Media firms have raised fears that browser developers, largely owned or funded by companies that own big advertising businesses, could block third-party cookies by default. Or worse still, block them altogether, wiping out targeting and undoing a decade of downward price pressure.
US ‘do not track’ privacy legislation requires browser companies to give users the ability to ‘opt out’ of data tracking. Microsoft recently went further by making ‘opt in’ the default setting on its latest browser.
That means unless people change Internet Explorer 10 browser settings, third-party cookies – the main way industry targets ads – are rejected. At least in theory. The onus is on third parties to honour the consumer’s choice.
Now Mozilla, funded largely by Google, will go further still. It looks set to ban third-party cookie tracking, with a beta browser due within weeks. The fear in adland is that the rest of the major providers, including Google, may follow suit.
That would hamstring ad-serving efficiency, increase wastage and push up CPMs, according to local media firms. “The less relevant the advertising, the greater the consumer blindness to the ad,” ZenithOptimedia digital director Leanne Brinkies told AdNews.
Meanwhile, some local content producers have suggested that because browser firms are also content producers and publishers, it could leave them to command their own price. It may be that Google, which releases Chrome updates every six weeks, is waiting to see Mozilla’s cards before showing its hand. The search giant would not comment but said its latest version of Chrome has a ‘do not track’ option built in and that it would “continue to work with industry on a common approach”.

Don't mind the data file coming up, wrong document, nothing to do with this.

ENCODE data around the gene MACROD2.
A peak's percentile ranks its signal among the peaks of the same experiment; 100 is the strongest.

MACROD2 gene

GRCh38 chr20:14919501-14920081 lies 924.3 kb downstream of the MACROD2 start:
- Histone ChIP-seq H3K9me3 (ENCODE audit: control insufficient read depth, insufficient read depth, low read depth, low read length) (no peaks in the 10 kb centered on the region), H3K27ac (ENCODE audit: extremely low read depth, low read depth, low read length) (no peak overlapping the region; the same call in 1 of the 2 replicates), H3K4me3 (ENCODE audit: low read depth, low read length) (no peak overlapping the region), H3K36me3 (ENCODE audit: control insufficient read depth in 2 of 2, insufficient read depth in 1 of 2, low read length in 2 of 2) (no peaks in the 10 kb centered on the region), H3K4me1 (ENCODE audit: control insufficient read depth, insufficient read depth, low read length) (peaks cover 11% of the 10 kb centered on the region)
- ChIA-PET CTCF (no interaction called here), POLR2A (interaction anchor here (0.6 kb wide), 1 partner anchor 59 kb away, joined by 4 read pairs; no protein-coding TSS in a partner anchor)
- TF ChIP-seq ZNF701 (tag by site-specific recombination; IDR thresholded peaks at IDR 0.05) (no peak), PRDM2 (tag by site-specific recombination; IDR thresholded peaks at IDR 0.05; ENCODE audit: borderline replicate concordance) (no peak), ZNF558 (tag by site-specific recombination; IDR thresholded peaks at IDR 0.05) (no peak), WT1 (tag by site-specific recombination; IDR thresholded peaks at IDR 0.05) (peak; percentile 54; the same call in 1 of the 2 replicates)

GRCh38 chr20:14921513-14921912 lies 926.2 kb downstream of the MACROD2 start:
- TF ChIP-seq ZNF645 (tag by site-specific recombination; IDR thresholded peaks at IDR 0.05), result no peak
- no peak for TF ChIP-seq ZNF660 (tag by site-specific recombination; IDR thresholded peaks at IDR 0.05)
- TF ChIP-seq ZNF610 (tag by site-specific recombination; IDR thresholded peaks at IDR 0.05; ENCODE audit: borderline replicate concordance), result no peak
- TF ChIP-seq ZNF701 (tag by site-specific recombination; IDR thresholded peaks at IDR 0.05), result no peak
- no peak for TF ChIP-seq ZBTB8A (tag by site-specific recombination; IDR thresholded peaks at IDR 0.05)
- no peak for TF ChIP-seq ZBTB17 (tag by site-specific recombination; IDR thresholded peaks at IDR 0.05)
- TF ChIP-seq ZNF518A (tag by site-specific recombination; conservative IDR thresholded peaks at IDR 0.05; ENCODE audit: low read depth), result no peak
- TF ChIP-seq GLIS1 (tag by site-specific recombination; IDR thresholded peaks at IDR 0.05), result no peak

Whether Mozilla’s approach becomes the common one is unknown. “[But] the companies that are least affected by cookie legislation are those with large, logged-on userbases,” Mindshare chief digital officer Ciaran Norris said. “Legislators should consider the impact on local businesses.” Industry had a key role in educating both legislators and consumers, he added.
The IAB’s director of regulatory affairs, Samantha Yorke, agreed. Transparency and choice were key, she said. Web users need to understand why cookies are useful to them – such as enabling free access to content – and not a threat to individual privacy. However, she said uncertainty would not be diminished until ‘do not track’ was properly defined.
Not holding her breath for a definition, Yorke was under no doubt that moves to block third-party cookies would have “a profound effect on the digital economy”. The ability to collate analytical data would be “severely compromised”, she said.
Brinkies agreed. “Reach measurement is the backbone of the [digital] industry. We don’t want browser firms saying, ‘You can’t do that anymore.’ People want choice and transparency, and to be allowed to see the content that they want to see.”
However Match Media head of digital James Simmons suggested that even if the worst happened, a blanket move would “cause short-term targeting pain” but “technology would find a way without using cookies”.
This article first appeared in the 22 March 2013 edition of AdNews, in print and on iPad. Click here to subscribe for more news, features and opinion.
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